How To Install A Flaming River Steering Column - Steer Us Straight

A Flaming River Steering Column For Your '63-'68

Chris Petris Dec 27, 2007 0 Comment(s)

Before we start the install, here are a few tips to consider. Before the first bracket or support is welded to the column, make sure of the steering-column alignment. We found that placing the steering column further away from the dash allows more wiggle room with the steering-shaft installation. The steering angles aren't as drastic when the steering column doesn't protrude as much through the firewall, so keep that in mind during the installation. We found the best policy is to mock-up the complete steering column and shaft assembly together or you might be surprised by a crooked steering column rubbing hard on one side of the dash. The steering-column support has a plate that can be moved side-to-side as well as fore and aft. This effects column placement. The support plate also raises or lowers the column at the dash.

From time to time in the past, we would see factory-installed steering columns that were placed at an angle and tight against the dash with the owners complaining that it didn't look right. When they checked with their mechanic, they were told that's just the way it is. But there is a fix. The support plate just needs some adjustment, and the column can be moved where it needs to be.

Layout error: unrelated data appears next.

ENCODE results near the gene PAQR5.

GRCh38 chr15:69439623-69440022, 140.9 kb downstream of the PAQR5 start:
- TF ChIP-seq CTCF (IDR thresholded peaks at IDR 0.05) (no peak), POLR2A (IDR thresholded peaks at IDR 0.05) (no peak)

Once the column fits well and the linkage turns without binding the column, supports can be welded in place. Make sure each mounting bolt is tight before any tack welds are performed. Once the supports are in place, final welding can proceed; be careful to weld small sections and cool the area with a wet cloth to avoid overheating the stainless steel that could damage the nylon bearing supports in the column.

Assembling a correct steering linkage is very important. Make sure all the steering shafts are fully seated in the coupling properly. A collapsible steering shaft should be used when the steering shaft has a straight shot to the steering column; angled steering shafts will fold away absorbing impact in a crash, whereas a straight column can be deadly as it is driven towards you.




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